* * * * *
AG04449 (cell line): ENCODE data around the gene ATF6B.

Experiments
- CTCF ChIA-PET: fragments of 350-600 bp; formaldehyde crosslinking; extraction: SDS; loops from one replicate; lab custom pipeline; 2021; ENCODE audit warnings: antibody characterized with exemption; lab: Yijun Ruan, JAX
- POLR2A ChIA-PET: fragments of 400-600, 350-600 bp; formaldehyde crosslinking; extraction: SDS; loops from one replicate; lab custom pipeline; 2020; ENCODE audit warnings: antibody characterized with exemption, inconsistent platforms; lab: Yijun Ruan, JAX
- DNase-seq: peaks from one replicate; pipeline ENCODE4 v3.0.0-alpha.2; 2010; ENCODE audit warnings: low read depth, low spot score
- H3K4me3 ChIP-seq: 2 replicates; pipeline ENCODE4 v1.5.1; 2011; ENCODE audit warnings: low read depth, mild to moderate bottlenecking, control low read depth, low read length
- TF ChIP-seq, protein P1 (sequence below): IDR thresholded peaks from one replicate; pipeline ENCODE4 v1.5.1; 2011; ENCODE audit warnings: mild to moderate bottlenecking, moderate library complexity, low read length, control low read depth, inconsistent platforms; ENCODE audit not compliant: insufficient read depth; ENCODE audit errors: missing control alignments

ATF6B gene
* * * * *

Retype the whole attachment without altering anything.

AG04449 (cell line): ENCODE data around the gene ATF6B.

Experiments
- CTCF ChIA-PET: fragments of 350-600 bp; formaldehyde crosslinking; extraction: SDS; loops from one replicate; lab custom pipeline; 2021; ENCODE audit warnings: antibody characterized with exemption; lab: Yijun Ruan, JAX
- POLR2A ChIA-PET: fragments of 400-600, 350-600 bp; formaldehyde crosslinking; extraction: SDS; loops from one replicate; lab custom pipeline; 2020; ENCODE audit warnings: antibody characterized with exemption, inconsistent platforms; lab: Yijun Ruan, JAX
- DNase-seq: peaks from one replicate; pipeline ENCODE4 v3.0.0-alpha.2; 2010; ENCODE audit warnings: low read depth, low spot score
- H3K4me3 ChIP-seq: 2 replicates; pipeline ENCODE4 v1.5.1; 2011; ENCODE audit warnings: low read depth, mild to moderate bottlenecking, control low read depth, low read length
- TF ChIP-seq, protein P1 (sequence below): IDR thresholded peaks from one replicate; pipeline ENCODE4 v1.5.1; 2011; ENCODE audit warnings: mild to moderate bottlenecking, moderate library complexity, low read length, control low read depth, inconsistent platforms; ENCODE audit not compliant: insufficient read depth; ENCODE audit errors: missing control alignments

ATF6B gene